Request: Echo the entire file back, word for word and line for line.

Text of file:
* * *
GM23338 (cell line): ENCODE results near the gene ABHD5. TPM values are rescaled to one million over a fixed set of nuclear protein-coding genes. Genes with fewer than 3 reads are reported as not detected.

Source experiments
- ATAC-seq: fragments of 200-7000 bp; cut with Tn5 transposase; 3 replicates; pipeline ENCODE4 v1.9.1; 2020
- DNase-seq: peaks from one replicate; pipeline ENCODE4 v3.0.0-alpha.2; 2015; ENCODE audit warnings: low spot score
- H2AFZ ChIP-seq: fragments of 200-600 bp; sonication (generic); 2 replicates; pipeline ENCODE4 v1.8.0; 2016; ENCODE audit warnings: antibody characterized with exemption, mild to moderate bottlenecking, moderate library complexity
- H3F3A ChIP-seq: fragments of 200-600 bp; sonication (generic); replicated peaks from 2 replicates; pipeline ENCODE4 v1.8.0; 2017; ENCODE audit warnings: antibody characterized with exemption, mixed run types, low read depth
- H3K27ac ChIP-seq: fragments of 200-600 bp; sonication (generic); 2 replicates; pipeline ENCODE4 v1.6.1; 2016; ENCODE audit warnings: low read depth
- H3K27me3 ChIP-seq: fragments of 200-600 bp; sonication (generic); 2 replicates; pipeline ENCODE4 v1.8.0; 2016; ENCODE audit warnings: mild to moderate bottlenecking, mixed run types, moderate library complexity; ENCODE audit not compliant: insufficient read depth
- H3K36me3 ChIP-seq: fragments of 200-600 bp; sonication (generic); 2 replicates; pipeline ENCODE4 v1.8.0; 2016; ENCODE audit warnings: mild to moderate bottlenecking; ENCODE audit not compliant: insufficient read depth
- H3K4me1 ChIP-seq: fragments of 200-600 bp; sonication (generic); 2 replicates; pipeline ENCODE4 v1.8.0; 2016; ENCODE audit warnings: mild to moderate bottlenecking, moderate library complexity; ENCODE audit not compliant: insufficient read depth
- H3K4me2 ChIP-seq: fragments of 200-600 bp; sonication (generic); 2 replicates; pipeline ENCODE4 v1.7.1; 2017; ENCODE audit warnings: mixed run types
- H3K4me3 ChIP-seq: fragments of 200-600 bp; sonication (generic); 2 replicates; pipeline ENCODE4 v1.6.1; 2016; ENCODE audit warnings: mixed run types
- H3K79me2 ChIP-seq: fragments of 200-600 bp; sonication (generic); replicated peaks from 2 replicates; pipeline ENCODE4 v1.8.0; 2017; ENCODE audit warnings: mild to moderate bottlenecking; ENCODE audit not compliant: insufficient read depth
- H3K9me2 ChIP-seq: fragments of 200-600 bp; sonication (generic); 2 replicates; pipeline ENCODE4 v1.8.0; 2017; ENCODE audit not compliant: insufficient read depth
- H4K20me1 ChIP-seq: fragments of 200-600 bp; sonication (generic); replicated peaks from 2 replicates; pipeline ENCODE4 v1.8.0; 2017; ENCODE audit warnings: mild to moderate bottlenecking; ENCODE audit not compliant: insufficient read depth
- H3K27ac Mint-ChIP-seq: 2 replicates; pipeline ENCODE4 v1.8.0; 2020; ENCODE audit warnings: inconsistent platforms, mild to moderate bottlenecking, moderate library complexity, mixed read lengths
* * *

GM23338 (cell line): ENCODE results near the gene ABHD5. TPM values are rescaled to one million over a fixed set of nuclear protein-coding genes. Genes with fewer than 3 reads are reported as not detected.

Source experiments
- ATAC-seq: fragments of 200-7000 bp; cut with Tn5 transposase; 3 replicates; pipeline ENCODE4 v1.9.1; 2020
- DNase-seq: peaks from one replicate; pipeline ENCODE4 v3.0.0-alpha.2; 2015; ENCODE audit warnings: low spot score
- H2AFZ ChIP-seq: fragments of 200-600 bp; sonication (generic); 2 replicates; pipeline ENCODE4 v1.8.0; 2016; ENCODE audit warnings: antibody characterized with exemption, mild to moderate bottlenecking, moderate library complexity
- H3F3A ChIP-seq: fragments of 200-600 bp; sonication (generic); replicated peaks from 2 replicates; pipeline ENCODE4 v1.8.0; 2017; ENCODE audit warnings: antibody characterized with exemption, mixed run types, low read depth
- H3K27ac ChIP-seq: fragments of 200-600 bp; sonication (generic); 2 replicates; pipeline ENCODE4 v1.6.1; 2016; ENCODE audit warnings: low read depth
- H3K27me3 ChIP-seq: fragments of 200-600 bp; sonication (generic); 2 replicates; pipeline ENCODE4 v1.8.0; 2016; ENCODE audit warnings: mild to moderate bottlenecking, mixed run types, moderate library complexity; ENCODE audit not compliant: insufficient read depth
- H3K36me3 ChIP-seq: fragments of 200-600 bp; sonication (generic); 2 replicates; pipeline ENCODE4 v1.8.0; 2016; ENCODE audit warnings: mild to moderate bottlenecking; ENCODE audit not compliant: insufficient read depth
- H3K4me1 ChIP-seq: fragments of 200-600 bp; sonication (generic); 2 replicates; pipeline ENCODE4 v1.8.0; 2016; ENCODE audit warnings: mild to moderate bottlenecking, moderate library complexity; ENCODE audit not compliant: insufficient read depth
- H3K4me2 ChIP-seq: fragments of 200-600 bp; sonication (generic); 2 replicates; pipeline ENCODE4 v1.7.1; 2017; ENCODE audit warnings: mixed run types
- H3K4me3 ChIP-seq: fragments of 200-600 bp; sonication (generic); 2 replicates; pipeline ENCODE4 v1.6.1; 2016; ENCODE audit warnings: mixed run types
- H3K79me2 ChIP-seq: fragments of 200-600 bp; sonication (generic); replicated peaks from 2 replicates; pipeline ENCODE4 v1.8.0; 2017; ENCODE audit warnings: mild to moderate bottlenecking; ENCODE audit not compliant: insufficient read depth
- H3K9me2 ChIP-seq: fragments of 200-600 bp; sonication (generic); 2 replicates; pipeline ENCODE4 v1.8.0; 2017; ENCODE audit not compliant: insufficient read depth
- H4K20me1 ChIP-seq: fragments of 200-600 bp; sonication (generic); replicated peaks from 2 replicates; pipeline ENCODE4 v1.8.0; 2017; ENCODE audit warnings: mild to moderate bottlenecking; ENCODE audit not compliant: insufficient read depth
- H3K27ac Mint-ChIP-seq: 2 replicates; pipeline ENCODE4 v1.8.0; 2020; ENCODE audit warnings: inconsistent platforms, mild to moderate bottlenecking, moderate library complexity, mixed read lengths